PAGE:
We’ve all been there before.
After investing time, money, and energy into a new web service, it suddenly closes its doors or goes from free to paid only. Or maybe your school will no longer be paying for the subscription.
Your options vary when this happens, and it all depends on how ‘export friendly‘ the tool or app is.
We feel strongly that student work should always be completed on a platform that allows the student to archive their work or take it with them. So, we reviewed many of the most popular services currently being used by students to publish to the web to see just how open and portable they really are.
Not Export Friendly
- Google Sites – There is the option to export a site as an html directory, but there is not an easy way to isolate user content.
- Kidblog – Since the new updates, we can’t find any evidence of an export or RSS feeds.
- Medium – The one on this list not often used by students, but its popularity deserves a mention. They will send you html files, but RSS feeds won’t contain all content.
- Seesaw – No evidence of any export tool or RSS feeds.
- Wix – The Wix support site makes it very clear that exporting is not possible. Unless you like copy/paste over and over again.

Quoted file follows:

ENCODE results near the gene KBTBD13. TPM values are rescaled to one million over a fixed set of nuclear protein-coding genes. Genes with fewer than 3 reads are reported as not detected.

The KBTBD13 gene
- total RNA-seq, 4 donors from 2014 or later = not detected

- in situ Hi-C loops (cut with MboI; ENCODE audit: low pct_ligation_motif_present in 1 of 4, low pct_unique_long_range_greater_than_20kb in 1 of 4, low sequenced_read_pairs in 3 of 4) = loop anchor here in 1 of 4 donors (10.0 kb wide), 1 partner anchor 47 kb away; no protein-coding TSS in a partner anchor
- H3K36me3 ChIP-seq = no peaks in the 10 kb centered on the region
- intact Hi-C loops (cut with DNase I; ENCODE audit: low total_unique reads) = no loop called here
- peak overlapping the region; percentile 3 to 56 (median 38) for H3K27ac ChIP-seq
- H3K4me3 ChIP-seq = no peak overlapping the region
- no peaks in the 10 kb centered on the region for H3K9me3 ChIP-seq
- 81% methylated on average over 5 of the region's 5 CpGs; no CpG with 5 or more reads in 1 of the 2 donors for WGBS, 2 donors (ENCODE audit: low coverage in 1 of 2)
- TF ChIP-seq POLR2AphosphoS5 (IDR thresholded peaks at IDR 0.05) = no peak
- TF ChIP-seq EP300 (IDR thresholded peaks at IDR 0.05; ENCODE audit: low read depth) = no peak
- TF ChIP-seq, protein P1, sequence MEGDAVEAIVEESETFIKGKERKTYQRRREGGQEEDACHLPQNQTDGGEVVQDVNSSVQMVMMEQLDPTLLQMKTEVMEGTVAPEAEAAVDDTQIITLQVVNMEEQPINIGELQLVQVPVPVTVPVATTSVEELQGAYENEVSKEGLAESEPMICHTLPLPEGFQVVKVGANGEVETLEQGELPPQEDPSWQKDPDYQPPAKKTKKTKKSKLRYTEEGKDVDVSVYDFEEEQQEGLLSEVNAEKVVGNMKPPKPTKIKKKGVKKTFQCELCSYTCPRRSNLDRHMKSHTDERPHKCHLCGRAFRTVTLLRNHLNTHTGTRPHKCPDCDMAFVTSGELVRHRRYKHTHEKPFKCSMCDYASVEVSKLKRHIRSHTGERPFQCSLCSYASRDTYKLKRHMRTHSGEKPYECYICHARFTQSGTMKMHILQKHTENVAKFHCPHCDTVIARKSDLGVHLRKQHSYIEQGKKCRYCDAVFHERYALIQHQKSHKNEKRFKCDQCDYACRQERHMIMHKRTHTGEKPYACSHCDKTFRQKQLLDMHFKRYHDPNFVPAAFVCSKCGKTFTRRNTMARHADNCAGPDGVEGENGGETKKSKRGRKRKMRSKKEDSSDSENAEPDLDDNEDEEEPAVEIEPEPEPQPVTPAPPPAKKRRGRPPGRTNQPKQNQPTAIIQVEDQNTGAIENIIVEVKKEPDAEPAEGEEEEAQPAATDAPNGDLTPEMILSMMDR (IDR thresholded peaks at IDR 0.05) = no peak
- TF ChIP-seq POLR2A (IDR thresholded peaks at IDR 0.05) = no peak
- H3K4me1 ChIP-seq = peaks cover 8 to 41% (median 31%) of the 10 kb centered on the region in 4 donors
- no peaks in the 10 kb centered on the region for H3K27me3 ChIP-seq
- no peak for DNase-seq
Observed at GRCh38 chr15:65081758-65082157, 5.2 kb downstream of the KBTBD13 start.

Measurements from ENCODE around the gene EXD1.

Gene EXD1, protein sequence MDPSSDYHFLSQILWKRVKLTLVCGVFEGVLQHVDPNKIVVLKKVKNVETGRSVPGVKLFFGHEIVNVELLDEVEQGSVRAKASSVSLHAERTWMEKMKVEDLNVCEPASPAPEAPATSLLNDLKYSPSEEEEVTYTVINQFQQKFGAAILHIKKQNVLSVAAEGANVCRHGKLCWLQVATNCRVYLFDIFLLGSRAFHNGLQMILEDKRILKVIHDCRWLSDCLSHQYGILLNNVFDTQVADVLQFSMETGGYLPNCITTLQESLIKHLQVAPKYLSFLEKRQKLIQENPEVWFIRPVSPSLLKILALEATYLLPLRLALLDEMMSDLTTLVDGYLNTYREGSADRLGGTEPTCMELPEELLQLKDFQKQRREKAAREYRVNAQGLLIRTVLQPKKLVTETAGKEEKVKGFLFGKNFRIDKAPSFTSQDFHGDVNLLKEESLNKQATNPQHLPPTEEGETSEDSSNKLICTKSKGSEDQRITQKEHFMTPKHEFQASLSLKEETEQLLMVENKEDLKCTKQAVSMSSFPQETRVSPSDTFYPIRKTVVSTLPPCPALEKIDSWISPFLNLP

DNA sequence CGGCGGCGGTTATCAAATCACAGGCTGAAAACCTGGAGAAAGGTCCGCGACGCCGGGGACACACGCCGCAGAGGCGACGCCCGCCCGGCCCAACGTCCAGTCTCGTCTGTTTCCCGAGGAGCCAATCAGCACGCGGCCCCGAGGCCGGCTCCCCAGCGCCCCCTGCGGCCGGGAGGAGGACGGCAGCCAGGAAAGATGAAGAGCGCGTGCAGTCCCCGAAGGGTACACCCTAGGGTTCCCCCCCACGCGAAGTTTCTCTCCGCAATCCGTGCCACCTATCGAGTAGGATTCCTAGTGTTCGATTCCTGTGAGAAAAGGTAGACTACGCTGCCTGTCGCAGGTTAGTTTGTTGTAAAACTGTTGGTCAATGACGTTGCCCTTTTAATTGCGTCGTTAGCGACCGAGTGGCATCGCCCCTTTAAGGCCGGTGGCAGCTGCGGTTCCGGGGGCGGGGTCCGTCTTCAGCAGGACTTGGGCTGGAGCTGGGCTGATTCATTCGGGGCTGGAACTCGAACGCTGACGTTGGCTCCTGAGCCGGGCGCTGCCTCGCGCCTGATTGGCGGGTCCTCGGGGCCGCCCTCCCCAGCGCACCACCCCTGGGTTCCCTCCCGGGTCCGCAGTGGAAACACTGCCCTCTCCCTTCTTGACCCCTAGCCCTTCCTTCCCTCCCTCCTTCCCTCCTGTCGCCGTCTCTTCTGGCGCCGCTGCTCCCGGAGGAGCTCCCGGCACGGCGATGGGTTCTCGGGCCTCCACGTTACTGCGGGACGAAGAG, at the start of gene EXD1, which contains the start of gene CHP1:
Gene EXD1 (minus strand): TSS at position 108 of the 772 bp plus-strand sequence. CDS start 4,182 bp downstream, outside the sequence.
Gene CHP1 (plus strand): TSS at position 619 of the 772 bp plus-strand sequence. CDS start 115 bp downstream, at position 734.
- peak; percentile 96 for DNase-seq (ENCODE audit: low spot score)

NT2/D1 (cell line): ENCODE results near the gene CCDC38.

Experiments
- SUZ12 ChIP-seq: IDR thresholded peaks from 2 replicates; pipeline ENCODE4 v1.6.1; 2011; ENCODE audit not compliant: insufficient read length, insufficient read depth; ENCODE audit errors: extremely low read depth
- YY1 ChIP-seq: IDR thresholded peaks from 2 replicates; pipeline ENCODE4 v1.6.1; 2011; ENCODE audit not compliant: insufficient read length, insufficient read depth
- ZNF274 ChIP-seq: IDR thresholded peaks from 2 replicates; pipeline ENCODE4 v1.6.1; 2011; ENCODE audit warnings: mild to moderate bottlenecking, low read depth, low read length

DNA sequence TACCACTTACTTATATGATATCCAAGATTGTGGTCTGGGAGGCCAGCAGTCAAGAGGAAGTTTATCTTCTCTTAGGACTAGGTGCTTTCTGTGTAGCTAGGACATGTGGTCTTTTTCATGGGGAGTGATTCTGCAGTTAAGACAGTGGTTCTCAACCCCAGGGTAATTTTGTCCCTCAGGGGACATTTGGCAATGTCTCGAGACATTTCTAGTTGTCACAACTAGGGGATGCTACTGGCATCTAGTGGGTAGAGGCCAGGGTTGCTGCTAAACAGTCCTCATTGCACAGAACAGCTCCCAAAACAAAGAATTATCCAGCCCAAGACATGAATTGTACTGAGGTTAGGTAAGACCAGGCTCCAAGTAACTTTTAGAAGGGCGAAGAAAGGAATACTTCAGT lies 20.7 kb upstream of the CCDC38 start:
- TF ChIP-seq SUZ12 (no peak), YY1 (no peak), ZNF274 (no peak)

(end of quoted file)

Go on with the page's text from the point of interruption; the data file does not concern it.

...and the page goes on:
- Weebly – There is an RSS feed which can be imported to other tools, but it isn’t easy to use.
The following web publishing services all have the option to download an .xml file of content, or have an RSS feed that is easy to work with. This means that content can fairly easily be moved back and forth between them all.
- Edublogs / CampusPress
You should also consider data portability in all types of tools that you and your students use, not just for web publishing. At a minimum, the platform should make it easy to save work as a PDF, image, or in a format that some other application can open, too.
Remember Posterous and the panic caused when Twitter bought it and then shut it down? Services do come and go, and being prepared in case it happens is key. Even more important is teaching students that what they write is theirs to keep, to do with as they wish, and to provide them with the means to do so.